HV20 Cannot Shoot True 24p? at DVinfo.net

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Canon VIXIA Series AVCHD and HDV Camcorders
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Old April 26th, 2007, 03:02 PM   #1
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HV20 Cannot Shoot True 24p?

can someone please explain this...I found this in a review of the HV20....

"First of all, realize that the camera has to - by HDV standards,
must write the video as 1080i60. There's no option.
Therefore, the camera writes 24p to tape by doing telecine
with a pppii cadence inroute to the tape. In order to get 24p
into your editor, you have to capture the footage, reverse
telecine and... here's the fun...

every start/stop of the hv20 does NOT start at the same
cadence during the recording. that means, if you record, hit
pause, then record again, its arbitrary where the cadence will
be. So you can't just use something like Cinema Tools to
reverse telecine the whole thing - you have to do it clip by
clip."
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Old April 26th, 2007, 04:15 PM   #2
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If you want to edit 24p in a 23.976 timeline, you have to remove the pulldown using After Effects or Cinema Tools. But you have to do it to each individual clip. It's a time consuming process, but necessary until the major NLE's can remove the pulldown. You can still edit your 24p footage in a 29.97 timeline without any problems.
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Old April 26th, 2007, 04:23 PM   #3
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Here's a try ...

Let me start by saying that the reviewer's statement is most relevant if you are into editing your videos on a computer. When you're doing this, you get the raw data as its stored in HDV so you have to deal with its idiosyncracies. If you're content with watching the video straight from the camcorder you won't run into it. But if you're like me and like to edit his videos then you need to be aware of it to "pull the sculpture from the stone."

The shot is in true progressive but its stored interlaced. The camera is labeled 1080i 60fps so when you hookup your component video cable to a display it expects a 1080i signal. To be compatible with that standard it stores the PF24 (progressive frames) inside the interlace stream. If you lookup other DV (not just HDV) cameras that are progressive, they use this technique as well. It's not new. In the comment he points out the cadence pppii (p=progressive frame, i=interlaced). There are two types of cadence commonly used. The one on the HV20 is optimized to make it easier to display (if I'm correct). The other which is advanced progressive makes it easier for software editing.

Now, on the HV20 not starting at a consistent progressive/interlace frame -- its something it has in common with other Canon HDV. This can make it tricky for getting the whole clip to look nicely progressive because it may begin with at the interlace part (imagine ipppiippp vs piipppiippp).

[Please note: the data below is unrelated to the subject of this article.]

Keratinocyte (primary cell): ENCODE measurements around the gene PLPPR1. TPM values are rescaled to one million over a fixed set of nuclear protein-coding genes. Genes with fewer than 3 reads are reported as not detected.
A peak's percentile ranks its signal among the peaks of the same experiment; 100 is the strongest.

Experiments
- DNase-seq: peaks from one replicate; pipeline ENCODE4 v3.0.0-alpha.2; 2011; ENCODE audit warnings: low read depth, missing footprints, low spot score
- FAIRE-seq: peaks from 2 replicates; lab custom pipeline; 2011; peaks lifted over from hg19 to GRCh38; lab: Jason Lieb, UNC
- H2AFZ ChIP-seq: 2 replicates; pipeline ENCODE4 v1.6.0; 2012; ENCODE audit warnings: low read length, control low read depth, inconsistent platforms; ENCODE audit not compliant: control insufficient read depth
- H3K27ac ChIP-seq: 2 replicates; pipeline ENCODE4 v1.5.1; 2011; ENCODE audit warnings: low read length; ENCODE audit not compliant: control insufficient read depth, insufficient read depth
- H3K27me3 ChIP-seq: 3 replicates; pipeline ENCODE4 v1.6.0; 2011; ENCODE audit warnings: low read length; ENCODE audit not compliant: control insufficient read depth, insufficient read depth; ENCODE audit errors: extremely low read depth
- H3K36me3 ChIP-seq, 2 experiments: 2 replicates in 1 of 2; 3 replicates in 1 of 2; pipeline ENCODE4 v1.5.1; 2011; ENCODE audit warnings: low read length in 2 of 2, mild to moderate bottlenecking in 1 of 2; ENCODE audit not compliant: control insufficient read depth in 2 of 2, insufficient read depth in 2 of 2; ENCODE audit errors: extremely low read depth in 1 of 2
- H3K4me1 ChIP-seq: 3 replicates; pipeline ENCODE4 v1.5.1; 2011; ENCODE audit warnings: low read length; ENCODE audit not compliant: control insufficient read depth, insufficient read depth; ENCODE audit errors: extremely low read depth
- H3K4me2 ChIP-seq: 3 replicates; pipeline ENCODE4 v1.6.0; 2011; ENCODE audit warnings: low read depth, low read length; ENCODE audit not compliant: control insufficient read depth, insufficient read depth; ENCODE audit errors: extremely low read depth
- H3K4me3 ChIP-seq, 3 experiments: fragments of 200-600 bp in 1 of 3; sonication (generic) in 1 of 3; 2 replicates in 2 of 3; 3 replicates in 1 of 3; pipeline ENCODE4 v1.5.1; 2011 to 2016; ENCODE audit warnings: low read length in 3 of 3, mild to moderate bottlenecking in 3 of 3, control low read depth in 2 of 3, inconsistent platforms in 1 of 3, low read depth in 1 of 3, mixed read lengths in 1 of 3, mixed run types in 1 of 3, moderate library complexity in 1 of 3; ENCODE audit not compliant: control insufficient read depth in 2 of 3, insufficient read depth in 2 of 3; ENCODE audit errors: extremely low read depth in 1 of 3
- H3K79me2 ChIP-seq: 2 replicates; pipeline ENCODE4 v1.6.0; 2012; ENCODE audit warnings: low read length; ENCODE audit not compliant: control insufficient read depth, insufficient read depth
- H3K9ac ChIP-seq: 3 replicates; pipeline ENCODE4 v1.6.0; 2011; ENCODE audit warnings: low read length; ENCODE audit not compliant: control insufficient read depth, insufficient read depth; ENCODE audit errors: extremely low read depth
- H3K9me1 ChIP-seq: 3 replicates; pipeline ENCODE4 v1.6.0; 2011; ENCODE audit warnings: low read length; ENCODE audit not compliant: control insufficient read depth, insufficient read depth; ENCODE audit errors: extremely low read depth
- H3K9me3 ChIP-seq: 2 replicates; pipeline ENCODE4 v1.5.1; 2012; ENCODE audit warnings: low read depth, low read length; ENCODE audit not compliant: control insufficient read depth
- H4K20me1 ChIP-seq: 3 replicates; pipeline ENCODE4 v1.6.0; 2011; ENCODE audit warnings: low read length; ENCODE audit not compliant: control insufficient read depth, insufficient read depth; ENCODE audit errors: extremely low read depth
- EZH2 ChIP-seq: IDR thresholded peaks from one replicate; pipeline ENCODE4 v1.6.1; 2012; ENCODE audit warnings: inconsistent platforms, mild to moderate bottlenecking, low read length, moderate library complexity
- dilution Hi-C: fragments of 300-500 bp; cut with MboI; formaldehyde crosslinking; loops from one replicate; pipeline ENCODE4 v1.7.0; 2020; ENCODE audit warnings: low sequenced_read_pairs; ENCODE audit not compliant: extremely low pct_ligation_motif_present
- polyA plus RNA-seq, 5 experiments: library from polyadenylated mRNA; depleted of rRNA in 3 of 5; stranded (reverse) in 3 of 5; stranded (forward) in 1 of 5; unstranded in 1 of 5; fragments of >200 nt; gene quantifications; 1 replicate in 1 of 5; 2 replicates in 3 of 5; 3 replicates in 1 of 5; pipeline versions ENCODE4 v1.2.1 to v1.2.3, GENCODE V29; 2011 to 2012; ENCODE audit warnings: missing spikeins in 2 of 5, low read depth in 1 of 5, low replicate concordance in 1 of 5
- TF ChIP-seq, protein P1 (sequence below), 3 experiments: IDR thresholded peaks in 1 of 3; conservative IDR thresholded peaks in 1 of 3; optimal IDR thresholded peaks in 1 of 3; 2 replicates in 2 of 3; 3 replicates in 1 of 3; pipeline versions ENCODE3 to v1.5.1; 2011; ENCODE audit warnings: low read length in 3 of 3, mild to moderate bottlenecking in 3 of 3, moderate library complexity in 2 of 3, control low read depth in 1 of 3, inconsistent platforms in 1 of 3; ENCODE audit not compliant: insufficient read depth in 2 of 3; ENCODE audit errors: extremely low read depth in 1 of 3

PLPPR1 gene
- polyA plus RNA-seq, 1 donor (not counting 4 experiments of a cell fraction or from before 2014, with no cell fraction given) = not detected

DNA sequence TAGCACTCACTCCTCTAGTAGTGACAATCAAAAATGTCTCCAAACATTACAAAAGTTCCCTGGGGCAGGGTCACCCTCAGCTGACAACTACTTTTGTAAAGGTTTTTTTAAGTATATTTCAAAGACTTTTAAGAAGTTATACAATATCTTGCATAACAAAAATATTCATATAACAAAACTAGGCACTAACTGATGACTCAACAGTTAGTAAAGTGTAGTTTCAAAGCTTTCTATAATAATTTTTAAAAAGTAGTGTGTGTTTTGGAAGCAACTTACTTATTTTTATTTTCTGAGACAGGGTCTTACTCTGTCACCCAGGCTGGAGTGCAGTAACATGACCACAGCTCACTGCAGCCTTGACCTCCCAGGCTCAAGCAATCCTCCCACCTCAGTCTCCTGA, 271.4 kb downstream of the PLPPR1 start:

http://en.wikipedia.org/wiki/HDV

What does this mean in practical terms? I've read somewhere that you should press record early and allow a few seconds to press pause. That way if you're dealing with the raw clip you can just search for the first progressive frame and start your pull-down there. Sony Vegas was very good at doing this seamlessly for DV. We're hoping that an update will make this ease available in HDV also. When will it come, we don't know. In the meantime, you have to use more primitive (manual) means if you need to convert to a true progressive file (for reference and special effects -- "300" style slowmo).

For me it hasn't bothered me much. But then I don't do this for a living.
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Old April 26th, 2007, 05:11 PM   #4
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here's the deal...i will not be shooting 24 at all. and i will not be producing hd-dvd's...i am downscaling the final project to SD since the majority of people arent hd ready yet.

i film weddings, so do i need anything other than Premiere Pro to do my editing with this new camera...that is all I have needed until now...just my camera, my Premiere Pro and me.

For the time being I am mixing HV20 and XL1 footage until I sell the XL1 for a FX7

Thanks
~ Jason
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Old April 26th, 2007, 05:33 PM   #5
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Quote:
Originally Posted by Jason Morrow View Post
i film weddings, so do i need anything other than Premiere Pro to do my editing with this new camera...that is all I have needed until now...just my camera, my Premiere Pro and me.
You don't need anything other than your camera and Premiere Pro.

Quote:
Originally Posted by Jason Morrow View Post
here's the deal...i will not be shooting 24 at all. and i will not be producing hd-dvd's...i am downscaling the final project to SD since the majority of people arent hd ready yet.